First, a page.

Corey, a NYC homicide detective on leave after being seriously wounded, is recovering at his uncle’s house on Long Island. The police chief of the small hamlet, a long-time family acquaintance, persuades Corey to become involved in a double murder homicide of two biologists whom Corey has met and liked. But since the couple worked on generating genetically altered viruses for vaccines at a Department of Agriculture animal biological research station on Plum Island, a...more
readinghearts (Lyn M)
May 21, 2010 readinghearts (Lyn M) rated it 3 of 5 stars  ·  review of another edition
Recommended to readinghearts (Lyn M) by: novel ladies 5 star read
John Corey is a NYPD homicide detective who was shot three times in the line of duty and is staying at his uncle's old Victorian on the North Shore of Long Island while he convalesces. While there, though, he becomes involved in the double murder of a couple that he has socialized with a few times.

Thus starts this thriller by Nelson DeMille. I have to say, I had to put more thought into this review than most because I both liked and didn't like this book.

Mostly what I didn't like was the main...more
Eric_W
John Corey, rapidly becoming a favorite character of mine, is back again (reading chronologically backwards). I believe Plum Island was the first to feature Corey, star of Lion's Game. Plum Island is a restricted, government-owned island at the end of Long Island. Ostensibly, it is owned and operated by the U.S. Department of Agriculture, but locals and others have speculated for years that the Defense Department has been conducting research on biological weapons. It has been remodeled over the...more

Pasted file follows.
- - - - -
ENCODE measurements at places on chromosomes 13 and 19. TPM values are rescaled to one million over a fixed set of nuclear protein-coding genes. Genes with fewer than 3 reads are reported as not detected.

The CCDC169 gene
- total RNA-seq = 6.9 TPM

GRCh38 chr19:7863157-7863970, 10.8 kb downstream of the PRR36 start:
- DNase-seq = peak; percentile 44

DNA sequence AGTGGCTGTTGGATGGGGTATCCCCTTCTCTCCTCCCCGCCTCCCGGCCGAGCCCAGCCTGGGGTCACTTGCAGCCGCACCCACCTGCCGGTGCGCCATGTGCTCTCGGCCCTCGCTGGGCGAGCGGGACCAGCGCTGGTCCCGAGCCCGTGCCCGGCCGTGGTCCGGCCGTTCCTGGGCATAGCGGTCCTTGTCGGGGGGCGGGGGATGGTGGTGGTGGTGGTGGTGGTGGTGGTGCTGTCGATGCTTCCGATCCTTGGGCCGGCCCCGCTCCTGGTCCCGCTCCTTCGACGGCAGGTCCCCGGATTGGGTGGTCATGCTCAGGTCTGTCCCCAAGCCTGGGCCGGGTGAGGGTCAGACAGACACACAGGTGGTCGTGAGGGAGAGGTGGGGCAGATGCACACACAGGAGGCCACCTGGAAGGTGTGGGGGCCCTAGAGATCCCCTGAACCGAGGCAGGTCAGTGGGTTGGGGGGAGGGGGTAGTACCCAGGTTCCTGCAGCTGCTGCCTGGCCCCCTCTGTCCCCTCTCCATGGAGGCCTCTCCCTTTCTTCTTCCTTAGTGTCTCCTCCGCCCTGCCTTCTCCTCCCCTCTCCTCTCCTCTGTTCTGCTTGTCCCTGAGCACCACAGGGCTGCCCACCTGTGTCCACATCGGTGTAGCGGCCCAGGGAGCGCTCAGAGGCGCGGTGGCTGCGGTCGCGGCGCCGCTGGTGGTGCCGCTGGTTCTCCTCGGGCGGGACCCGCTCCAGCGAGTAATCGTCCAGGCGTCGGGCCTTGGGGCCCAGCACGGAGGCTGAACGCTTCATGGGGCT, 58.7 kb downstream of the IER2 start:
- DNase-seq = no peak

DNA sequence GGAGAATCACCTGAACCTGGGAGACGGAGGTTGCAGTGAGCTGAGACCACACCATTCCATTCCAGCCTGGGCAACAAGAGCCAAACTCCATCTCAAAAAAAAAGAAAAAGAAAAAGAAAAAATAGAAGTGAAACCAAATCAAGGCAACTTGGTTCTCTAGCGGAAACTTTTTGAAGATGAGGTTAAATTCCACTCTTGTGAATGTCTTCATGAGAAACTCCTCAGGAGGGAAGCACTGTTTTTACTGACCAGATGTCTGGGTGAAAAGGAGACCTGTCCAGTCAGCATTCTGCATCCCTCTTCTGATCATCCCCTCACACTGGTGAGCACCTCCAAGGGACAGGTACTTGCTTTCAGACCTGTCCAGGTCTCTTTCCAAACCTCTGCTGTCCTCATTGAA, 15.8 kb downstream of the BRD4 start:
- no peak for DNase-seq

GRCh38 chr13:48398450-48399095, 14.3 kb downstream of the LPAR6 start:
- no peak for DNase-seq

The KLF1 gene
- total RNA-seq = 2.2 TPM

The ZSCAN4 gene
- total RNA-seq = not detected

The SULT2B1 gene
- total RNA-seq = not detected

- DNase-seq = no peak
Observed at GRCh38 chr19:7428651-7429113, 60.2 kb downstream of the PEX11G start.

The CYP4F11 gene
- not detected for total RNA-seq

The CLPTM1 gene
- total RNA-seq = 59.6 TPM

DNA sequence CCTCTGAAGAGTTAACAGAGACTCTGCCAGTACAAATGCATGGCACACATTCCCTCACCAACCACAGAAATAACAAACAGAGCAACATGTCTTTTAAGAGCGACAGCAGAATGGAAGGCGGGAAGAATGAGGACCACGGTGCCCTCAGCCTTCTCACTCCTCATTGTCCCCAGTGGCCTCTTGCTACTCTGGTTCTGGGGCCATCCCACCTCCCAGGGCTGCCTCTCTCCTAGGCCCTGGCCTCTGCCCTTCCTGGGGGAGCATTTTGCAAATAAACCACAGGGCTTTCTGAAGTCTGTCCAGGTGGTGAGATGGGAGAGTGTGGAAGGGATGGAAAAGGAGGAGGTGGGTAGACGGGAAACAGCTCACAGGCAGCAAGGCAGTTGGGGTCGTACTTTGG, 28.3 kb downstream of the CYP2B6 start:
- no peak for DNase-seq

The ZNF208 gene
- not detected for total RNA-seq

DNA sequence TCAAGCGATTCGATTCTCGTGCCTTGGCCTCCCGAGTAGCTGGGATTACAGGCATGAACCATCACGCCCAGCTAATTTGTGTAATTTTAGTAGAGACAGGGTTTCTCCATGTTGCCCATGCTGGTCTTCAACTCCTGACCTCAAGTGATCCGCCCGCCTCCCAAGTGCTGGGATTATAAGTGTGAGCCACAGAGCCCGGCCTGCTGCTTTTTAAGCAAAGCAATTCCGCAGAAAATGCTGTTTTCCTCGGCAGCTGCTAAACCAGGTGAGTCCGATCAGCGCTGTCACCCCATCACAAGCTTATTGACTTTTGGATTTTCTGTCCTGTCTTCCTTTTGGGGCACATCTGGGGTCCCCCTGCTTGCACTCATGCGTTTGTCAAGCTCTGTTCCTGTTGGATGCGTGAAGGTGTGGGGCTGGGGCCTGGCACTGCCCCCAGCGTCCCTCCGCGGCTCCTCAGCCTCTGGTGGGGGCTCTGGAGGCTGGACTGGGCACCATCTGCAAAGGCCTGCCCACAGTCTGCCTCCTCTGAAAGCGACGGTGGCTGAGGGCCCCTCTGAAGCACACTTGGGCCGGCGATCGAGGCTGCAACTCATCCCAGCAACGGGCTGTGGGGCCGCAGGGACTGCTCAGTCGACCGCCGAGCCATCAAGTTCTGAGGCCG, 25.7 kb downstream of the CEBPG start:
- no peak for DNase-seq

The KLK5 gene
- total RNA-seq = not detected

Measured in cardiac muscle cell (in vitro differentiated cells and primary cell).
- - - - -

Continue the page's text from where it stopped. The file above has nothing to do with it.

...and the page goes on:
Kathy
Excellent. Would love to meet this author. His humor "kills" me! I usually read 2-3 books per week but this is the FIRST ONE BY NELSON DEMILLE. How could I have missed his books???????? No one told me. Finally my daughter passed along this book and I thoroughly enjoyed it. She told me that if I liked this one, I would really, really like the next two in this series.

I enjoyed the characters, the dialogue, plot and certainly the humor. Mr. DeMille is just an excellent storyteller. The book was wr...more
Andrea
While this book is not a literary achievement, it is an entertaining diversion and a great summer beach book. The central characteric Det. John Corey, NYPD, even endears himself by the end of the book where he decides to give Det. Penrose a second chance and delivers a few philosophical musings: "A century ago, people occasionally came to a crossroads in their lives and had to choose a direction. Today, we live inside of microchips with a million paths opening and closing every nanosecond. What'...more
Melissa